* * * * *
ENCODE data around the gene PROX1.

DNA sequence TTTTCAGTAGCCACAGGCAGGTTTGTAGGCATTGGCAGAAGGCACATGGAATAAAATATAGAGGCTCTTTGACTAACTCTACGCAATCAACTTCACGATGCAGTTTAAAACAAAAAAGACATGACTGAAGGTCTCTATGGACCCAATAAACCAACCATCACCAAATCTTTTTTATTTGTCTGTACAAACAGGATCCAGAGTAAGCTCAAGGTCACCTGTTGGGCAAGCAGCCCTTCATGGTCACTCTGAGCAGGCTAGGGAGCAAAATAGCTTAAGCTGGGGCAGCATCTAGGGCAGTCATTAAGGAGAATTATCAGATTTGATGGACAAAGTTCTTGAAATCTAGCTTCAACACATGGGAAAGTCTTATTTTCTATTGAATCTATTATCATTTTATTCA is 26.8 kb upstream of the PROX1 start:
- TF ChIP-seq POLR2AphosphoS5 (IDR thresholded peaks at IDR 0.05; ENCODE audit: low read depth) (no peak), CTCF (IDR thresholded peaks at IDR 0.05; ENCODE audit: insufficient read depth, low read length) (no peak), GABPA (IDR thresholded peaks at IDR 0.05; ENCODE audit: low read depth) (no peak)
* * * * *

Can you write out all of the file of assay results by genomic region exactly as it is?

ENCODE data around the gene PROX1.

DNA sequence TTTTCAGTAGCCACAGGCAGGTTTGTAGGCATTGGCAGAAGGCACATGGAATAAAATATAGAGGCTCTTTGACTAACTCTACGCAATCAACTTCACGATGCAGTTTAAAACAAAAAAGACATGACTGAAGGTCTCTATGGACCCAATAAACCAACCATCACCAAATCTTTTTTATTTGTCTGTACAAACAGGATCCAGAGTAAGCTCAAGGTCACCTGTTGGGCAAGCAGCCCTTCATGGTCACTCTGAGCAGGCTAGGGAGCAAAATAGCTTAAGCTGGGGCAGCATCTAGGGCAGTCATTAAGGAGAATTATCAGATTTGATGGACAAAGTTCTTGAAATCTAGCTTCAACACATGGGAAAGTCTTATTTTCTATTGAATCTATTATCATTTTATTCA is 26.8 kb upstream of the PROX1 start:
- TF ChIP-seq POLR2AphosphoS5 (IDR thresholded peaks at IDR 0.05; ENCODE audit: low read depth) (no peak), CTCF (IDR thresholded peaks at IDR 0.05; ENCODE audit: insufficient read depth, low read length) (no peak), GABPA (IDR thresholded peaks at IDR 0.05; ENCODE audit: low read depth) (no peak)